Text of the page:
Yale study ‘uncouples’ reading and IQ over time in Dyslexics

By | December 18, 2009

Yale study uncouples reading and IQ over time in Dyslexics

Illustration from  “Dyslexia – how to win” by Dawn Matthews

Contrary to popular belief, some very smart, accomplished people cannot read well. This unexpected difficulty in reading in relation to intelligence, education and professional status is called dyslexia, and researchers at Yale School of Medicine and University of California Davis, have presented new data that explain how otherwise bright and intelligent people struggle to read.

The study, which will be published in the January 1, 2010 issue of the journal Psychological Science, provides a validated definition of dyslexia. “For the first time, we’ve found empirical evidence that shows the relationship between IQ and reading over time differs for typical compared to dyslexic readers,” said Sally E. Shaywitz, M.D., the Audrey G. Ratner Professor in Learning Development at Yale School of Medicine’s Department of Pediatrics, and co-director of the newly formed Yale Center for Dyslexia and Creativity.

Using data from the Connecticut Longitudinal Study, an ongoing 12-year study of cognitive and behavioral development in a representative sample of 445 Connecticut schoolchildren, Shaywitz and her team tested each child in reading every year and tested for IQ every other year. They were looking for evidence to show how the dissociation between cognitive ability and reading ability might develop in children.

The researchers found that in typical readers, IQ and reading not only track together, but also influence each other over time. But in children with dyslexia, IQ and reading are not linked over time and do not influence one another. This explains why a dyslexic can be both bright and not read well.

“I’ve seen so many children who are struggling to read but have a high IQ,” said Shaywitz. “Our findings of an uncoupling between IQ and reading, and the influence of this uncoupling on the developmental trajectory of reading, provide evidence to support the concept that dyslexia is an unexpected difficulty with reading in children who otherwise have the intelligence to learn to read.”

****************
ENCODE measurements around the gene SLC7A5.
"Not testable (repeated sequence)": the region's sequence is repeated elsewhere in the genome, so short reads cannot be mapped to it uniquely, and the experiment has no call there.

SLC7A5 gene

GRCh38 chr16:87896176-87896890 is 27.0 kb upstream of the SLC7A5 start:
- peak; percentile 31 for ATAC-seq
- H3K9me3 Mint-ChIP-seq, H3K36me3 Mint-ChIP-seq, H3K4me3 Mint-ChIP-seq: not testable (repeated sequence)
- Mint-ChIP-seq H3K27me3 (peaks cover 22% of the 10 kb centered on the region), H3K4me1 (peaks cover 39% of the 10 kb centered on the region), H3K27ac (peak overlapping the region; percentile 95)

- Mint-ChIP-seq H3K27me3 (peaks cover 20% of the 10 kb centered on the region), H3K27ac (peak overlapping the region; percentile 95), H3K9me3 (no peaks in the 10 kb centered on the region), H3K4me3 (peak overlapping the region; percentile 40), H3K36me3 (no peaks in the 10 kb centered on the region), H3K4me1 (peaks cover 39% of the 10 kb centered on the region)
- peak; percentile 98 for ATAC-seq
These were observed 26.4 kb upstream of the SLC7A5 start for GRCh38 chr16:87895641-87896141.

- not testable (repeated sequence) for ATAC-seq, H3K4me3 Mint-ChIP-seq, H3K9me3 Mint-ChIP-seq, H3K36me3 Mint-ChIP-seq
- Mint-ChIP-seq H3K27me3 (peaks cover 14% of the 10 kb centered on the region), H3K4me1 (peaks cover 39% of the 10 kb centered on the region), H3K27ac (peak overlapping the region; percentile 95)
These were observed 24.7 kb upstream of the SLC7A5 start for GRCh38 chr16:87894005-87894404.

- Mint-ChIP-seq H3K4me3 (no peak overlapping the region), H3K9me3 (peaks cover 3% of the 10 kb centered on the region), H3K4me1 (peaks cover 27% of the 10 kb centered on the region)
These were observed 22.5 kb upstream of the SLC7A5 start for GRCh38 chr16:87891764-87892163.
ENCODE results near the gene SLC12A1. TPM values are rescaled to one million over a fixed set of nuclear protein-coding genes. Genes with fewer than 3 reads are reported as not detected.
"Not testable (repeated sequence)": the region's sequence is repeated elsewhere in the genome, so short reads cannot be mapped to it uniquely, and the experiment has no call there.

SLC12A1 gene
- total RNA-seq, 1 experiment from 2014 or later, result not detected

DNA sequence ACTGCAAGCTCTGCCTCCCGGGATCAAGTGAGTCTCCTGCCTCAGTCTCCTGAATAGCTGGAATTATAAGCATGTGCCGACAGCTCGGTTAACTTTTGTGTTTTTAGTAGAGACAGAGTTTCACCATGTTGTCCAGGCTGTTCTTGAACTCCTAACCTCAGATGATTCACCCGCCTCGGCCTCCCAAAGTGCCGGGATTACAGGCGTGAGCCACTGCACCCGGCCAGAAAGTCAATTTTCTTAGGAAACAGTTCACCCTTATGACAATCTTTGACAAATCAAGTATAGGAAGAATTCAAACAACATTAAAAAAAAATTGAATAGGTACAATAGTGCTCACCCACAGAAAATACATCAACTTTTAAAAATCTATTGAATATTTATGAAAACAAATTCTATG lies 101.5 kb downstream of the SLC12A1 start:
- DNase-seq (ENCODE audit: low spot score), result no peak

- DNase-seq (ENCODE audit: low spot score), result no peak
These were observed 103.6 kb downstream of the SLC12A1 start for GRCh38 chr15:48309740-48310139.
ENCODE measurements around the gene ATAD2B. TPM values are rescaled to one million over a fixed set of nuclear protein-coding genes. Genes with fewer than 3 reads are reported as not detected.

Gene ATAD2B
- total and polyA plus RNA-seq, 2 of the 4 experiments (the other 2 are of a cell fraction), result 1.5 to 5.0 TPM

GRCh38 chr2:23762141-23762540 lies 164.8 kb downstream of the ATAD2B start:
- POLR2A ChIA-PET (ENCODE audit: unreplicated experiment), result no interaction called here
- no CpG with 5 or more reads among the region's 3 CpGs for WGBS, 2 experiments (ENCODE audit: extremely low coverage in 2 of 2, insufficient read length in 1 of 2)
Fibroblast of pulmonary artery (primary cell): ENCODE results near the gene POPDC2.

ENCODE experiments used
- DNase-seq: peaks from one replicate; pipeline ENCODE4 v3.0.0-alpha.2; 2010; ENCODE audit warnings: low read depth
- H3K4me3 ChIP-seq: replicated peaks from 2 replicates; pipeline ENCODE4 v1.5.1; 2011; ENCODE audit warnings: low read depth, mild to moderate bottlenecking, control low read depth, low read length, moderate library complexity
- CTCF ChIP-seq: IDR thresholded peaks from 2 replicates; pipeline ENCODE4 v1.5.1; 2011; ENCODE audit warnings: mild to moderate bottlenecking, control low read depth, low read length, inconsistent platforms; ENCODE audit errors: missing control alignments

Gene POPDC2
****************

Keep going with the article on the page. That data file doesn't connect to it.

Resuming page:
Typical readers learn how to associate letters with a specific sound. “All they have to do is look at the letters and it’s automatic,” Shaywitz explained. “It’s like breathing; you don’t have to tell your lungs to take in air. In dyslexia, this process remains manual.” Each time a dyslexic sees a word, it’s as if they’ve never seen it before. People with dyslexia have to read slowly, re-read, and sometimes use a marker so they don’t lose their place.

“A key characteristic of dyslexia is that the unexpected difficulty refers to a disparity within the person rather than, for example, a relative weakness compared to the general population,” said co-author Bennett A. Shaywitz, M.D., the Charles and Helen Schwab Professor in Dyslexia and Learning Development and co-director of the Yale Center for Dyslexia and Creativity.

Sally Shaywitz estimates that one in five people are dyslexic and points to many accomplished writers, physicians and attorneys with dyslexia who struggle with the condition in their daily lives, including Carol Greider, the 2009 Nobel laureate in medicine. She hopes to dispel many of the myths surrounding the condition.

“High-performing dyslexics are very intelligent, often out-of-the box thinkers and problem-solvers,” she said. “The neural signature for dyslexia is seen in children and adults. You don’t outgrow dyslexia. Once you’re diagnosed, it is with you for life.”

Shaywitz also stresses that the problem is with both basic spoken and written language. People with dyslexia take a long time to retrieve words, so they might not speak or read as fluidly as others. In students, the time pressure around standardized tests like the SATs and entrance exams for professional schools increases anxiety and can make dyslexia worse, so the need for accommodations is key in helping those with the disorder realize their potential, she says.

via Dyslexia defined: New Yale study ‘uncouples’ reading and IQ over time.

One thought on “Yale study ‘uncouples’ reading and IQ over time in Dyslexics

  1. arjay001

    Great post! I love it. I am dylexic and it was a struggle for a while. I tend to pull words from the sentence above or below the sentance I am reading. That made reading hard and at times worthless. I dropped out of high school after the first year. While in the service I took the GED pretest and did well enough that I was given the regular GED the same day. Later I got to experiance big 10 life at Purdue. Far cry from the day I was expelled from school for cheating on the Ohio test of basic skills (I didn’t cheat but my score was too high for them to explane it any other way). Somewhere along the way I learned that I had to read everything twice and then again if it didn’t match. Now it is second nature and I don’t have to think about it. The one thing I never mastered is retrieval of words in conversation. I compansate by using words that are “easy” if I can get one in time. Seems I am always embarrassed by not knowing someones name or losing a word as it comes up in conversation. It makes you feel dumb. Now and again I had a chance to work with kids at school who seemed to have this problem, I hope I helped.

    RJ

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